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Edomite language

The meaning of «edomite language»

Edomite was a Northwest Semitic Canaanite language, very similar to Hebrew, Ekronite, Ammonite, Phoenician, Amorite and Sutean, spoken by the Edomites in southwestern Jordan and parts of Israel in the 2nd and 1st millennium BC. It is extinct and known only from a very small corpus. It is attested in a scant number of impression seals, ostraca, and a single late 7th or early 6th century BC letter, discovered in Horvat Uza.[2][3]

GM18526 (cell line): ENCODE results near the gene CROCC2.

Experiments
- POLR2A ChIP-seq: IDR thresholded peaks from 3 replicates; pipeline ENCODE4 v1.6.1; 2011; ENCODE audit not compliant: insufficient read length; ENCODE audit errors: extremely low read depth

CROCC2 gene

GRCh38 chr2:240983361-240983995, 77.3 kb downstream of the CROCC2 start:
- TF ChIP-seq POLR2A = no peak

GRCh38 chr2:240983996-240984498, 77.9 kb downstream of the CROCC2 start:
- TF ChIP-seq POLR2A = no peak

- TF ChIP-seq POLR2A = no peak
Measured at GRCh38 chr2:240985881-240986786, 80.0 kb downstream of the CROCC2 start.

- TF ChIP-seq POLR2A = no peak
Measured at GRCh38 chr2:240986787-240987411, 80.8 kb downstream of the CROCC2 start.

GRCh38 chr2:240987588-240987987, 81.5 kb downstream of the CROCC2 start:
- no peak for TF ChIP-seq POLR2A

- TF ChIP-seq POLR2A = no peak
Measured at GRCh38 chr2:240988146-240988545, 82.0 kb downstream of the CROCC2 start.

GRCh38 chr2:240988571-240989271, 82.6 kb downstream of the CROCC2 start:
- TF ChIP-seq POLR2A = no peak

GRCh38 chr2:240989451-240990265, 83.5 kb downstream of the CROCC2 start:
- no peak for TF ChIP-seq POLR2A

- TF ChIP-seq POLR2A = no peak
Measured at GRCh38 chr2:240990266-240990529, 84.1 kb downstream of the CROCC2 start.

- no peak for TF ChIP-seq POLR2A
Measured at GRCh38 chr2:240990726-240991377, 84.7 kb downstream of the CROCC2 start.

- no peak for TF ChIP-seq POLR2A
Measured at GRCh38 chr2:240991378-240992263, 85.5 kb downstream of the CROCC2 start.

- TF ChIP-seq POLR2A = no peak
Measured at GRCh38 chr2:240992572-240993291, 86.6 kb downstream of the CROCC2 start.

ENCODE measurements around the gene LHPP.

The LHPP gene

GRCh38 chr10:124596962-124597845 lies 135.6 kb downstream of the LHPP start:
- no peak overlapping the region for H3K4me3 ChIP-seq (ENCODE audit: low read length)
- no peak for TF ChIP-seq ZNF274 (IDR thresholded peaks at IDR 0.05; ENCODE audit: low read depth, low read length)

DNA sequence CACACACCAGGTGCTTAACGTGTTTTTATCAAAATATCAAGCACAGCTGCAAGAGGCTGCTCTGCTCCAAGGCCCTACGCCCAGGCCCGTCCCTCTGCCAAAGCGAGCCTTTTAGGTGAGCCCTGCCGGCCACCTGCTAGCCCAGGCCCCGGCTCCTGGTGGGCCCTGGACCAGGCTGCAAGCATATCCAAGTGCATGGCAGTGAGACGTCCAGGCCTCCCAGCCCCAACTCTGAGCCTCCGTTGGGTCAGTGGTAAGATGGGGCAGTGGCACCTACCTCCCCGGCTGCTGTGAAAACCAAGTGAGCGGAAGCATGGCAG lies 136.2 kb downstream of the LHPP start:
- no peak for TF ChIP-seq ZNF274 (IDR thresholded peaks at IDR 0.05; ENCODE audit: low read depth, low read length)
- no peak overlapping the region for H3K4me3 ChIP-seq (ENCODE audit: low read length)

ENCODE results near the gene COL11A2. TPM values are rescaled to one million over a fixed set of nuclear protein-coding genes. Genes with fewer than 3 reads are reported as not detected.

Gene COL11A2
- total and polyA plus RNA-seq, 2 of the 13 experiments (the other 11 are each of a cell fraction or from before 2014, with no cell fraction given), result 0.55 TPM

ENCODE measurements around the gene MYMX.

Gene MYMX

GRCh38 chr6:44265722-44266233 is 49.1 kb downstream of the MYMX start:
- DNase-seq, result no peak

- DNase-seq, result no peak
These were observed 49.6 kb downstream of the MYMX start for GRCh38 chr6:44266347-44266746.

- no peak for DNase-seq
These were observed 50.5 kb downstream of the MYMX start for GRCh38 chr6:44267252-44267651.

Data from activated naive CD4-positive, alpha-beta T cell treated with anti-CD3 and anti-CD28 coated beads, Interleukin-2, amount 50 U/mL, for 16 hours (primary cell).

Like Moabite, but unlike Hebrew, it retained the feminine ending -t in the singular absolute state. In early times, it seems to have been written with a Phoenician alphabet. However, by the 6th century BC, it adopted the Aramaic alphabet. Meanwhile, Aramaic or Arabic features such as whb ("gave") and tgr ("merchant") entered the language, with whb becoming especially common in proper names.[citation needed] Like many other Canaanite languages, Edomite features a prefixed definite article derived from the presentative particle (h-ʔkl ‘the food’). The diphthong /aw/ contracted to /o/ between the 7th and 5th century BC, as foreign transcriptions of the divine name "Qos" indicate a transition in pronunciation from Qāws to Qôs.[4]

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